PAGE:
Most recently, Trump has focused these efforts on trying to paint Democratic congresswomen Ilhan Omar of Minnesota and Rashida Tlaib as the face of the Democratic Party.
Last week, Netanyahu barred the two women, who are both Muslim and outspoken critics of Israel, from visiting his country after a public appeal by Trump. Democratic leaders, who only days earlier had visited Israel in a show of bipartisan support, criticised the Israeli decision.
“Where has the Democratic Party gone? Where have they gone where they are defending these two people over the state of Israel?” Trump told reporters in the Oval Office on Tuesday. “I think any Jewish people that vote for a Democrat, I think it shows either a total lack of knowledge or great disloyalty.”
The comments triggered an outpouring of condemnations from Jewish American groups and Democratic lawmakers, who accused Trump of invoking anti-Semitic stereotypes by implying American Jews have dual loyalty to the United States and Israel.
At a time of rising anti-Semitism in the US, some expressed fear that Trump’s words could invite new violence against Jewish targets.
But Netanyahu remained silent about the latest uproar. His office declined comment, while Yuval Steinitz, a Cabinet minister in Netanyahu’s Likud party who is close to the prime minister, dismissed it as internal US politics.
“We mustn’t intervene in the elections and the political disagreements in the United States,” Steinitz told Israel Radio.
“We have close supporters and friends in both parties, Democrats and Republicans, both Jews and non-Jews, and we embrace everyone and want everyone’s support and friendship.”
Israeli President Reuven Rivlin spoke to House Speaker Nancy Pelosi on Wednesday, stopping short of directly criticising Trump’s remarks but emphasising the importance of US-Israel ties.
“We must keep the State of Israel above political disputes and make every effort to ensure that support for Israel does not become a political issue,” Rivlin, whose role is largely ceremonial, told Pelosi, according to a statement.
This is not the first time Trump has been accused of making comments seen by some as anti-Semitic.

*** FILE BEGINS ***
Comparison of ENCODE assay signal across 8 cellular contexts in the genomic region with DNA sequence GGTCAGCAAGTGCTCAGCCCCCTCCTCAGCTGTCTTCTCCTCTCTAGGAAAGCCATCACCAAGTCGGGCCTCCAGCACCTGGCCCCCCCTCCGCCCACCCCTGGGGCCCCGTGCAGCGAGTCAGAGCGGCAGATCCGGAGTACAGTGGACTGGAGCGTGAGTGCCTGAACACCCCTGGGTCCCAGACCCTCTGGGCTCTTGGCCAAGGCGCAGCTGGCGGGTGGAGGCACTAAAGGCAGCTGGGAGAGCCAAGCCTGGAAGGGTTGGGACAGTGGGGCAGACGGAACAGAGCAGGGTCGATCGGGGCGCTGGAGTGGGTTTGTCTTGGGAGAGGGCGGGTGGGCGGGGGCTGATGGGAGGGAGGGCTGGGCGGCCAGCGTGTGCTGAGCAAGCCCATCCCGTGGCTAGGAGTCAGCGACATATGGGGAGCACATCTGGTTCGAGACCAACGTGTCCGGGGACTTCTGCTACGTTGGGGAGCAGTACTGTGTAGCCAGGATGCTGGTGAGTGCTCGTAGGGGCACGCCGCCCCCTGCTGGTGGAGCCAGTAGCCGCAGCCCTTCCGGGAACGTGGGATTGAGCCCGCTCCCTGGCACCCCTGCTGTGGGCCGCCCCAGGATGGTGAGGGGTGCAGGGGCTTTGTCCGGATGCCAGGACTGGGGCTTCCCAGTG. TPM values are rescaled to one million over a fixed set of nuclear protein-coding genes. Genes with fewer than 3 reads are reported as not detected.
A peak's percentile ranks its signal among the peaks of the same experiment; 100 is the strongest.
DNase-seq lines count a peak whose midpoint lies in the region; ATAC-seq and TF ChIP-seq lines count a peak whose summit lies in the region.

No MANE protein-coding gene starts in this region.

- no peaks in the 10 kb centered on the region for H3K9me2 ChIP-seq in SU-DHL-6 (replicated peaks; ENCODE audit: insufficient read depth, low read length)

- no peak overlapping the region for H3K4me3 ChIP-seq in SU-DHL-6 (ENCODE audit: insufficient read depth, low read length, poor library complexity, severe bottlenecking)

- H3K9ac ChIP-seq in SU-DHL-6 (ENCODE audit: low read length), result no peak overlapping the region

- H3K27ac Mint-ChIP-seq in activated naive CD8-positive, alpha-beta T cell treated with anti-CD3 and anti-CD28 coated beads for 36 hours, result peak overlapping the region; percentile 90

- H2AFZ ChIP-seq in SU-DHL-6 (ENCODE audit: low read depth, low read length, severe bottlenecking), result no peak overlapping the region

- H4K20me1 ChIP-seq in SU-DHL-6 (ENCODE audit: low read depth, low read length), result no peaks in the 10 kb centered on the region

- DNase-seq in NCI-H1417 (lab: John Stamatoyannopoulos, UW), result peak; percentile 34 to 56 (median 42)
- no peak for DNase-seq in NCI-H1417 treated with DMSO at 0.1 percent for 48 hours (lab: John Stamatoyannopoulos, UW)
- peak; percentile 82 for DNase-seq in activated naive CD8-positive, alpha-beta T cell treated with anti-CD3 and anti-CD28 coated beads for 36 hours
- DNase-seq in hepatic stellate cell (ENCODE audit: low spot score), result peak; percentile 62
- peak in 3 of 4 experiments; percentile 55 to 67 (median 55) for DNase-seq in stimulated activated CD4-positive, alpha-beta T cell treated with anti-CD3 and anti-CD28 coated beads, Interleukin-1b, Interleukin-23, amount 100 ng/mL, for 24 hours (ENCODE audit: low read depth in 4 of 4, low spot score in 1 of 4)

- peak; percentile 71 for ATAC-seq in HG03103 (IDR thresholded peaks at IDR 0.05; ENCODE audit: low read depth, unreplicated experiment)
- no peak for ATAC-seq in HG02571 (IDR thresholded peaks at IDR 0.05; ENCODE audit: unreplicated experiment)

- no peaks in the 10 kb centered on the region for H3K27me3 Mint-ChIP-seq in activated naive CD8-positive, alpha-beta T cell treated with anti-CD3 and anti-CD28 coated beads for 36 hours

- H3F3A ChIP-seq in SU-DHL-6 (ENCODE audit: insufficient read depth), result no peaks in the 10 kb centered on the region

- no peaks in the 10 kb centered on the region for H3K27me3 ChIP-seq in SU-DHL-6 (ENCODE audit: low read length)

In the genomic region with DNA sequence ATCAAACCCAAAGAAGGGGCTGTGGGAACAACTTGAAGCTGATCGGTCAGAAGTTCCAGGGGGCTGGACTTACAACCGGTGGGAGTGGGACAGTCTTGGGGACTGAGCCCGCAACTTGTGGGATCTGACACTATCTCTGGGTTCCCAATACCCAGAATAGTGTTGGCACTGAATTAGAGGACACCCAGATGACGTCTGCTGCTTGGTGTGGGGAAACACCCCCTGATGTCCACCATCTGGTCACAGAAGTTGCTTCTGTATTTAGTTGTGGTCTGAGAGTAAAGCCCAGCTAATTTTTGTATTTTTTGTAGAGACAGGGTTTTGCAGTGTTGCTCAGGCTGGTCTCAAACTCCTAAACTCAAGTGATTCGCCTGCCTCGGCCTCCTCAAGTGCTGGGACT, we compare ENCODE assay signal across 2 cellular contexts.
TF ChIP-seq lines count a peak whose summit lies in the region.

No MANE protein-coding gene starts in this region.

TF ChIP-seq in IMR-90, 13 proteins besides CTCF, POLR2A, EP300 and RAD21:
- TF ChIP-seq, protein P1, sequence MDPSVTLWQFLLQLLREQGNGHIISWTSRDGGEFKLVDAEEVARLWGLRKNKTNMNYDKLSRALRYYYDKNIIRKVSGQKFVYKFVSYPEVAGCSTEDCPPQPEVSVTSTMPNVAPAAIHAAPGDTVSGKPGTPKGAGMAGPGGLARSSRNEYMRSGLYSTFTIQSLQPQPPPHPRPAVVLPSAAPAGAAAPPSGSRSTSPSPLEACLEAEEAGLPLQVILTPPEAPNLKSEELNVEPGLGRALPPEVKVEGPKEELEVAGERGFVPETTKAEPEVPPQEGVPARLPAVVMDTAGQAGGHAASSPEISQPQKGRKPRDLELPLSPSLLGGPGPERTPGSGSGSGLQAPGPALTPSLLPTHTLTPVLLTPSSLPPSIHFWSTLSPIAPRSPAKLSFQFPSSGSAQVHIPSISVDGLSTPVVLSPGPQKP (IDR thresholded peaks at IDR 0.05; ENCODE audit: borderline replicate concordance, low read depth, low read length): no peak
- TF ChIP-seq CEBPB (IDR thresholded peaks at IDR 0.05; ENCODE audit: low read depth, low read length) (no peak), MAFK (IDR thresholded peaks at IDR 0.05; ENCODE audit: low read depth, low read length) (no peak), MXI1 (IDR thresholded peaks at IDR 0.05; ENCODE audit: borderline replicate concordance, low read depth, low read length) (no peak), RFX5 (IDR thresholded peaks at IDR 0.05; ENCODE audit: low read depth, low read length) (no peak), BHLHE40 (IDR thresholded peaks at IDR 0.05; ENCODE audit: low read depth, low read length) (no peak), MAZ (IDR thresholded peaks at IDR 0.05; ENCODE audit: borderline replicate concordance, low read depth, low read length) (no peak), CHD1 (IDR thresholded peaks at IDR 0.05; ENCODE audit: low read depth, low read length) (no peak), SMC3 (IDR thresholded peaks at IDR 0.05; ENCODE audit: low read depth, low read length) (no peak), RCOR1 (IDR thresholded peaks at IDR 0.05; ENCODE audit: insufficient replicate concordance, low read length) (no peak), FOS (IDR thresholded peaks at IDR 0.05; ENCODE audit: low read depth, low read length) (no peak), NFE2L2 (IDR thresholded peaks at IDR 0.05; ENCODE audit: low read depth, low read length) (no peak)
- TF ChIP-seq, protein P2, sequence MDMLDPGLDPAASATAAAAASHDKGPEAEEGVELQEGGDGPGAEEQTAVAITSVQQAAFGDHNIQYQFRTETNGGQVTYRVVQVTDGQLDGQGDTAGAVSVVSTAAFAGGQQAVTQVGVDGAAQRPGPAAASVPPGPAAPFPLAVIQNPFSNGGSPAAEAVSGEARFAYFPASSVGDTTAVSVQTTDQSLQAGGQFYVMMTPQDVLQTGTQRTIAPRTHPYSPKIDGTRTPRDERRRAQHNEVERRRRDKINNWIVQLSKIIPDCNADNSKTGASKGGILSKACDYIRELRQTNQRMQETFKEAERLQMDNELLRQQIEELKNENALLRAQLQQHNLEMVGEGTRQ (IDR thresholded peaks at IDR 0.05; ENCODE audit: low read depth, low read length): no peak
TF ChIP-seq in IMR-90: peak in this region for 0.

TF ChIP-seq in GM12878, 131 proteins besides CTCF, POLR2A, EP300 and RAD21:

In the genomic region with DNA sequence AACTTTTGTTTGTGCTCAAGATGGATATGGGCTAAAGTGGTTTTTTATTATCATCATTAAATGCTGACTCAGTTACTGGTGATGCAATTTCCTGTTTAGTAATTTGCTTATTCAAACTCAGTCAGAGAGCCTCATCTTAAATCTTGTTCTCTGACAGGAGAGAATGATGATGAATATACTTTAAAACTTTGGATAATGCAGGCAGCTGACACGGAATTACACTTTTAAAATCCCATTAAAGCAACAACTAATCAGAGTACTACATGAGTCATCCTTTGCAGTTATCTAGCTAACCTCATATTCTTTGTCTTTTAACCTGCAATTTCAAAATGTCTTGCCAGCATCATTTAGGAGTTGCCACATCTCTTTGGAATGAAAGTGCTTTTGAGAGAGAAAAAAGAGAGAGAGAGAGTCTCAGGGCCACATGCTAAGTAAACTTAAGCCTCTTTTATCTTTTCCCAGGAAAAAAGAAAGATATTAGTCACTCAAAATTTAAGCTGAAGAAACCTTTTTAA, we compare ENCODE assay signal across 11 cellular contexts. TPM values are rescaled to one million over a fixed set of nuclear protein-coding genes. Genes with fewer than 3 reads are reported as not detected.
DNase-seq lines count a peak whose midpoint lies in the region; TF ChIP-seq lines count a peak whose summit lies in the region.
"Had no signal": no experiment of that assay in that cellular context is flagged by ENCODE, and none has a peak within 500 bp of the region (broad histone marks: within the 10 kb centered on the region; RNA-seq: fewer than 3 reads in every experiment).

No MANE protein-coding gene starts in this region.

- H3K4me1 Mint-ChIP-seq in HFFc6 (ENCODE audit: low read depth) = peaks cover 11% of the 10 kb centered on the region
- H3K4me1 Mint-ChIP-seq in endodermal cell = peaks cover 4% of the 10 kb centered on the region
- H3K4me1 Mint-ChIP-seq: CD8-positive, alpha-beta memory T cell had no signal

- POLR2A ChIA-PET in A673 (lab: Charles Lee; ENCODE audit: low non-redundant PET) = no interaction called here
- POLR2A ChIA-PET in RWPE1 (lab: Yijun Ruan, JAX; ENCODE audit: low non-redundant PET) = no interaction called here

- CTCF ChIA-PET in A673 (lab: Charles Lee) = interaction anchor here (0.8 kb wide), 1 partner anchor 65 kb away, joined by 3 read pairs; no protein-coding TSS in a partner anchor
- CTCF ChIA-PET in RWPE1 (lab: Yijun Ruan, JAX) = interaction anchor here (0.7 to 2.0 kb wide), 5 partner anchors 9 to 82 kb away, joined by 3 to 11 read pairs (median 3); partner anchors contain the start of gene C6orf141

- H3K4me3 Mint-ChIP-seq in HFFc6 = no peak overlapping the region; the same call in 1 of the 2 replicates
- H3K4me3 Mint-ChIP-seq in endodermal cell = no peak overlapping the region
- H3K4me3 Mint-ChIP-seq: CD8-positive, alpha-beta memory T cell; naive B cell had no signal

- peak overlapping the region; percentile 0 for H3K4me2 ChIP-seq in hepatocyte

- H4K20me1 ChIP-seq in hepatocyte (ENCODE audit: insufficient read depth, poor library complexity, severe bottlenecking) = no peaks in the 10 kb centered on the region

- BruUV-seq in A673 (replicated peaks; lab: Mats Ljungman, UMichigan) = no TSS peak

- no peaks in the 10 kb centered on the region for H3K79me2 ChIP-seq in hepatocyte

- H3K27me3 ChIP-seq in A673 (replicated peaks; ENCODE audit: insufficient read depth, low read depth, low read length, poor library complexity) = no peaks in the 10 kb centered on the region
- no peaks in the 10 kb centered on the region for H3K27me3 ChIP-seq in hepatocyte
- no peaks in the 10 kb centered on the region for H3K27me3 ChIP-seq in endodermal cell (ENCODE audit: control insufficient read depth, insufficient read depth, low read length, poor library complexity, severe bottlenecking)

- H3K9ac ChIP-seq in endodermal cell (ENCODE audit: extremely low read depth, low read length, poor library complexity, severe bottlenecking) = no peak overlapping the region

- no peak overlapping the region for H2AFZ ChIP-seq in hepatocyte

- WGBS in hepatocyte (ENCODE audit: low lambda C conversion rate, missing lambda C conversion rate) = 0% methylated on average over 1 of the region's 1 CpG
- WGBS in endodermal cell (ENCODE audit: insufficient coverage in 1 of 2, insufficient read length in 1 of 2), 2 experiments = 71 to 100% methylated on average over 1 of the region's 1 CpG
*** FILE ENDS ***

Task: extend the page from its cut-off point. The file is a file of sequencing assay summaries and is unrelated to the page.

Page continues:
On the campaign trail, he told Jewish Republicans in 2015 that “you’re not going to support me because I don’t want your money.”
Following a march by neo-Nazis and White supremacists in Charlottesville, Virginia, in 2017, he said there were “very fine people on both sides” after clashes between protesters and counter-protesters.
On international Holocaust Day in 2017, Trump condemned the “horror inflicted on innocent people by Nazi terror,” without mentioning anti-Semitism or the 6 million Jews killed by the Nazis and their sympathisers.
Netanyahu’s low profile contrasted with his criticism of Omar this year when she suggested Israel’s supporters were motivated by money and not ideology. Omar, accused by Democrats and Republicans of repeating anti-Semitic tropes, later apologised.
For decades, Israel has maintained staunch bipartisan support in Washington, saying that warm relations with both parties is the bedrock of the relationship with its closest ally.
Those ties have frayed under Netanyahu, whose conservative worldview largely mirrors the Republican platform.
Netanyahu appeared to side with Mitt Romney in his race against Barack Obama in 2012. And in 2015, Netanyahu famously delivered a speech to Congress attacking Obama’s nuclear deal with Iran, infuriating the then-president and souring what was already a strained relationship.
Netanyahu’s ambassador to Washington, US-born Ron Dermer, is a former Republican Party operative.
The alliance with Trump, who is popular with the Israeli public, has paid great dividends for Netanyahu.
Over staunch objections from the Palestinians, Trump has recognised Jerusalem as Israel’s capital and moved the US Embassy to the contested city.
With strong Israeli encouragement, he withdrew from the US-led international nuclear deal with Iran, and more recently recognised Israel’s annexation of the Golan Heights, captured from Syria in the 1967 Mideast war. Trump, guided by a team of advisers with close ties to Netanyahu, has cut hundreds of millions of dollars in aid to the Palestinians and closed the Palestinian diplomatic offices in Washington.
But these gains have come at a price. The attention given to Omar and Tlaib has raised their profile at a time when Israel wants to isolate them within the Democratic Party. In addition, Jewish voters continue to overwhelmingly oppose Trump and appear to be linking Netanyahu to the president.